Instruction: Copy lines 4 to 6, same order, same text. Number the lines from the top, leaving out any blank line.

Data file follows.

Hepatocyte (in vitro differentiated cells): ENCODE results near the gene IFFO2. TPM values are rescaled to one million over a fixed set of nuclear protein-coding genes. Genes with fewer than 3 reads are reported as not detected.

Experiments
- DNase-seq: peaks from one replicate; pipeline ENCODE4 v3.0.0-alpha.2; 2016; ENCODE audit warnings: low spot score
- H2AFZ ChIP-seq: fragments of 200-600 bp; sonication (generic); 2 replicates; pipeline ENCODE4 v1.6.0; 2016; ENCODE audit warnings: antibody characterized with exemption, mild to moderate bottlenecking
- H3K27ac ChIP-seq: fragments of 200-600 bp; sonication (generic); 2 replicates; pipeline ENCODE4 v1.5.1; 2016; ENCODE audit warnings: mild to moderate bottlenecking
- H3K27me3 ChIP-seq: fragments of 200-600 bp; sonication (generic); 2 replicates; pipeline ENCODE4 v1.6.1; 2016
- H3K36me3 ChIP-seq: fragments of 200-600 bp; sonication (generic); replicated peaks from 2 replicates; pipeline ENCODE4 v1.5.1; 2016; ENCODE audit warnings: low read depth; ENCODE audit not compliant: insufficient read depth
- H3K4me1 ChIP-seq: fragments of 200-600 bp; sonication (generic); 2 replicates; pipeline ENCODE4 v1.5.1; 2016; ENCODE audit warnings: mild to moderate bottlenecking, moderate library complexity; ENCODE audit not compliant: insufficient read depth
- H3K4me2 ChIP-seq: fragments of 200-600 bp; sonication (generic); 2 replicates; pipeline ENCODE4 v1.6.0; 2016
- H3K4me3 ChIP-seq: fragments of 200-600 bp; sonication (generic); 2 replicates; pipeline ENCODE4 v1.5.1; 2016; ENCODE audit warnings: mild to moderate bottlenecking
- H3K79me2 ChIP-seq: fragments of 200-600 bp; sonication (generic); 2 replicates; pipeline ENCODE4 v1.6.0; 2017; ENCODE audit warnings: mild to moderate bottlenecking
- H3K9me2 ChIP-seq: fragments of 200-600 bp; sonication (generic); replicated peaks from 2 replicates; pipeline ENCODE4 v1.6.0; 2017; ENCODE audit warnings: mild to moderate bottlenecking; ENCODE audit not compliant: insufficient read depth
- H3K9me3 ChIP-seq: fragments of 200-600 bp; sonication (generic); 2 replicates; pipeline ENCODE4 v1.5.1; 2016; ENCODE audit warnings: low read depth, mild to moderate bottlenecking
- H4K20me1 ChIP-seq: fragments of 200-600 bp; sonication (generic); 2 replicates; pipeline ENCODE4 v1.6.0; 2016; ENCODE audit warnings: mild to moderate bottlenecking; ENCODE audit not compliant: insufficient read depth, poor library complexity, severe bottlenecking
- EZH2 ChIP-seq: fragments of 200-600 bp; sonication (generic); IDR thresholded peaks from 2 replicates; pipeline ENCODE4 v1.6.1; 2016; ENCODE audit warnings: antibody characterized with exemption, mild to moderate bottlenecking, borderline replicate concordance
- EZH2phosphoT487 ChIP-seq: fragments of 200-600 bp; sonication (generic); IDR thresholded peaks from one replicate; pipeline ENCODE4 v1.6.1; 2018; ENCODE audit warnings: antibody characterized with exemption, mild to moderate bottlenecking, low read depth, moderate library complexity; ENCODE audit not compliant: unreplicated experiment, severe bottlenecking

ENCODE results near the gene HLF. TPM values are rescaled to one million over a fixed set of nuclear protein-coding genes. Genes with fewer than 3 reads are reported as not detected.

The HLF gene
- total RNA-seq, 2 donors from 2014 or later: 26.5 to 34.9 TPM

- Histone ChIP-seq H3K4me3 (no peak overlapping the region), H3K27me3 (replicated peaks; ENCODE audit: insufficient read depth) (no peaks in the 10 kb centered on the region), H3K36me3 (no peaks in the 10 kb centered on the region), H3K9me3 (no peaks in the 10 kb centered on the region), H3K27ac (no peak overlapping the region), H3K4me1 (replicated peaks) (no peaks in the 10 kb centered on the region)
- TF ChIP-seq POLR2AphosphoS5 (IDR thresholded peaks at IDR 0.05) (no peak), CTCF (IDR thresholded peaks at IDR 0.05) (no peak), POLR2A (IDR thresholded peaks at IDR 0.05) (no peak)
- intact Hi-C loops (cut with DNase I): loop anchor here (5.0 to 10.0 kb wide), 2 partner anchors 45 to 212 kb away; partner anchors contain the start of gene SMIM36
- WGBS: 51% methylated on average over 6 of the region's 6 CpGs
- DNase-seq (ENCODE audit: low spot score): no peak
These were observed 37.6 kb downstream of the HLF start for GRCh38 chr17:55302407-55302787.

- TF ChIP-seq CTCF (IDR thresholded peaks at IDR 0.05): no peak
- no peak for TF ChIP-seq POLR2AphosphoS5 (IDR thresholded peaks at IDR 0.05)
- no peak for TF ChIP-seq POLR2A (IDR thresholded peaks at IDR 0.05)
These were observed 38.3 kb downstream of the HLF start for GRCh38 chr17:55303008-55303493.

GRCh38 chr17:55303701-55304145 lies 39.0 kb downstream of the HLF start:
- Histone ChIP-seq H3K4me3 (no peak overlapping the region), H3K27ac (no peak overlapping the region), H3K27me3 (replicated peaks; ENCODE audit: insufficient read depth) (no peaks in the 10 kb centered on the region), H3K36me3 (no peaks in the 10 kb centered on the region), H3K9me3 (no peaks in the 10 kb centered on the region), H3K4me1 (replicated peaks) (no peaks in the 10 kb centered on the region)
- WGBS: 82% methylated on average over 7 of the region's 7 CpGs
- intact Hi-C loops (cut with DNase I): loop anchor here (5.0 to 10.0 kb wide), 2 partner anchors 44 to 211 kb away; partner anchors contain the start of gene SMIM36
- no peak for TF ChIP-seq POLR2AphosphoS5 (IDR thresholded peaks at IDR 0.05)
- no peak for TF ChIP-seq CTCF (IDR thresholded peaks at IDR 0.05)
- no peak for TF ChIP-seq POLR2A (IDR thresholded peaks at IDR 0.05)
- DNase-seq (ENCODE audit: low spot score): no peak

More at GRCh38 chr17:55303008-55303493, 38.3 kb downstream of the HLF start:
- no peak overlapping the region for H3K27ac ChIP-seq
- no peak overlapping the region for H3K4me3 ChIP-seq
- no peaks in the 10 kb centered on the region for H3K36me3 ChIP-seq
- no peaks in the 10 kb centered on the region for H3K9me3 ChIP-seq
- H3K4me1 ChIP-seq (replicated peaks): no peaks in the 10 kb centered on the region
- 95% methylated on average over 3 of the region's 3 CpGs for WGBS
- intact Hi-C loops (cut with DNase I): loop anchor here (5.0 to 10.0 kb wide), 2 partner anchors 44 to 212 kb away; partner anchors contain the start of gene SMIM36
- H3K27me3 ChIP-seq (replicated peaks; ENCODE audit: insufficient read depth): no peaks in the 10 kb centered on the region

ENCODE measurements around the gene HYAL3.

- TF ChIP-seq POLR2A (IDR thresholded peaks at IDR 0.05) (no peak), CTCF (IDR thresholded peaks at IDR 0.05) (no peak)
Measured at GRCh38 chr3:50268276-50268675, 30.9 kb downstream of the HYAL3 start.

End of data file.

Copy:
- H2AFZ ChIP-seq: fragments of 200-600 bp; sonication (generic); 2 replicates; pipeline ENCODE4 v1.6.0; 2016; ENCODE audit warnings: antibody characterized with exemption, mild to moderate bottlenecking
- H3K27ac ChIP-seq: fragments of 200-600 bp; sonication (generic); 2 replicates; pipeline ENCODE4 v1.5.1; 2016; ENCODE audit warnings: mild to moderate bottlenecking
- H3K27me3 ChIP-seq: fragments of 200-600 bp; sonication (generic); 2 replicates; pipeline ENCODE4 v1.6.1; 2016